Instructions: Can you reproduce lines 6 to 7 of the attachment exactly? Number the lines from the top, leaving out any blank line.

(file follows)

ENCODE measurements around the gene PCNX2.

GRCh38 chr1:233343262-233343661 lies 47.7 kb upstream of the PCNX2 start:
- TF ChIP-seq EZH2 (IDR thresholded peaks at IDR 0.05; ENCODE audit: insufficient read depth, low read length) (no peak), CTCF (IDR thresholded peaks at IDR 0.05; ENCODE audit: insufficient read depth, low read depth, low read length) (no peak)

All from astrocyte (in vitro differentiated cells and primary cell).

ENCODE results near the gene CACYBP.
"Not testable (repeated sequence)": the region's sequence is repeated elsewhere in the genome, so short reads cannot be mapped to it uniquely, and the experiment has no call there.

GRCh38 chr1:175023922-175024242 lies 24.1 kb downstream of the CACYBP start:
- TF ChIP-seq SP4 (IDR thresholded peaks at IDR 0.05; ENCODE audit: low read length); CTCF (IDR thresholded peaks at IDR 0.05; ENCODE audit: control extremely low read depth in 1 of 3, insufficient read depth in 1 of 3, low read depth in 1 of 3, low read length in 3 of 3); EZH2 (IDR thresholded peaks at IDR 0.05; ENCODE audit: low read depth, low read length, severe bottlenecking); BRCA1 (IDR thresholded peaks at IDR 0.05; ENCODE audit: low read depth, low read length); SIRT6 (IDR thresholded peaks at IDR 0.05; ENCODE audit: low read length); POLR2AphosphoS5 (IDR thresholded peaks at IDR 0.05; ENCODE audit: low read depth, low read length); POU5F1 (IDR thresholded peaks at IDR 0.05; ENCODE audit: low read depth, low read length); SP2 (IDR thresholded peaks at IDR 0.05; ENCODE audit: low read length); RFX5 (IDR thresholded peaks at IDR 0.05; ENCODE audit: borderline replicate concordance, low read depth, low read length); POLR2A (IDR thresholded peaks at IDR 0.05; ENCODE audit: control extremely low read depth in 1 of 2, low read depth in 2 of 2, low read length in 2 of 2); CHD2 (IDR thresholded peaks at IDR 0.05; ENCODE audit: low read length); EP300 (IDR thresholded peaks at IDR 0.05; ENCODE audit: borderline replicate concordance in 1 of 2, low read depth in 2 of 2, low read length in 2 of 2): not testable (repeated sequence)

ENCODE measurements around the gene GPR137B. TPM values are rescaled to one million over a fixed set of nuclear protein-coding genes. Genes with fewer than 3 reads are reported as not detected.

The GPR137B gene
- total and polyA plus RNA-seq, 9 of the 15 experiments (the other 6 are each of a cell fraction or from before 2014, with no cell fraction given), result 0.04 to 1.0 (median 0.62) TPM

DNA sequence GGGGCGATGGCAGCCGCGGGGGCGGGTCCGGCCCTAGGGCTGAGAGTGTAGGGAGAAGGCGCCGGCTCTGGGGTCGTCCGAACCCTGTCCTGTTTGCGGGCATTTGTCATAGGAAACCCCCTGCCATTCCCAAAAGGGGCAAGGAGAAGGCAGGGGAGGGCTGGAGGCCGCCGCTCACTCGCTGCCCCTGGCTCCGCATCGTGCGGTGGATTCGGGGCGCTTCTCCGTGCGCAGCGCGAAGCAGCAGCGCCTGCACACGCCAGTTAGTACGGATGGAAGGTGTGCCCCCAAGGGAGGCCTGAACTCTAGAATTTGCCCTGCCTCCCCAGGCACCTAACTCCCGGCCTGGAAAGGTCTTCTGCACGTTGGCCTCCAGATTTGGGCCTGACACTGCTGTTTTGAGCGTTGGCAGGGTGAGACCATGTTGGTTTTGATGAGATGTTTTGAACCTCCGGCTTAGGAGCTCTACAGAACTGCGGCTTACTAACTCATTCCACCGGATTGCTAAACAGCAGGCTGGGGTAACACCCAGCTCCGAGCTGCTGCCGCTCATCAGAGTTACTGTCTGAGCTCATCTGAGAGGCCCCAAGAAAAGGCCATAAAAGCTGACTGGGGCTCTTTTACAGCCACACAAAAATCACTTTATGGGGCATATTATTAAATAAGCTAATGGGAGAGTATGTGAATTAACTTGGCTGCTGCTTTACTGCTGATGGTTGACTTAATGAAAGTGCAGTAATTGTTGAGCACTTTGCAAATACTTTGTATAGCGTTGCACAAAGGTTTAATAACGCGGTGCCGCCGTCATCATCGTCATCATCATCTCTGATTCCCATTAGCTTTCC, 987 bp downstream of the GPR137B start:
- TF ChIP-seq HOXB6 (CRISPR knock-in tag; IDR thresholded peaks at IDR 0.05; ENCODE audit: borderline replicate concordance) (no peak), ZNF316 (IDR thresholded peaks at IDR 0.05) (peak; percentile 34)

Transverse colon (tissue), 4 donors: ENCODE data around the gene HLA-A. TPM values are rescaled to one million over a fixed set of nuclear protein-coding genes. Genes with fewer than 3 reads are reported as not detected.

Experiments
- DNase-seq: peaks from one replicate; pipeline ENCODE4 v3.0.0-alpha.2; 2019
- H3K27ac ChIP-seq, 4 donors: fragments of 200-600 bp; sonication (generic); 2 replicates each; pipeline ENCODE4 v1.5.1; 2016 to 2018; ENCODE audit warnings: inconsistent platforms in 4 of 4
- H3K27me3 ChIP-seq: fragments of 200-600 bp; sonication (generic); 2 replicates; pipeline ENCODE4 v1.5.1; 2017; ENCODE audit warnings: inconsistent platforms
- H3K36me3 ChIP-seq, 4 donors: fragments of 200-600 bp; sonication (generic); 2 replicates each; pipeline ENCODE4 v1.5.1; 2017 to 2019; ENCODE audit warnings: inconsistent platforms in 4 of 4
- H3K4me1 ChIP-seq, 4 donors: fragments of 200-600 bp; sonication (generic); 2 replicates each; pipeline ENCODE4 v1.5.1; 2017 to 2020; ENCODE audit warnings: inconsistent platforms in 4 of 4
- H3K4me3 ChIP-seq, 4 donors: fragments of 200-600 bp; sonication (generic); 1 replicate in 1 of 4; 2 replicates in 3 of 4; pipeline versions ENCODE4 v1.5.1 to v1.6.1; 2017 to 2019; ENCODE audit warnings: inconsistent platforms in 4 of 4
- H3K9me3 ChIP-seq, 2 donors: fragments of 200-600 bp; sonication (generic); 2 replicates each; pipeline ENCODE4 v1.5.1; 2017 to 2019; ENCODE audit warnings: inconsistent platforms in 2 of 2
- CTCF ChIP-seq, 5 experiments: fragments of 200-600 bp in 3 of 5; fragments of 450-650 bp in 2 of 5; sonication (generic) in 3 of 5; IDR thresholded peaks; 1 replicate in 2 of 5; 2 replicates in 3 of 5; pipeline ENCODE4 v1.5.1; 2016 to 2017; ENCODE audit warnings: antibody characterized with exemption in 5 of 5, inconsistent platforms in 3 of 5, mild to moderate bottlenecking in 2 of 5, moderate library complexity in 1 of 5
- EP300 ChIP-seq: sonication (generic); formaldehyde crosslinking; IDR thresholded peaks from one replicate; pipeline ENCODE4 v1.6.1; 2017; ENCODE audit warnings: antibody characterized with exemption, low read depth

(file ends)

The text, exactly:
"Not testable (repeated sequence)": the region's sequence is repeated elsewhere in the genome, so short reads cannot be mapped to it uniquely, and the experiment has no call there.

GRCh38 chr1:175023922-175024242 lies 24.1 kb downstream of the CACYBP start: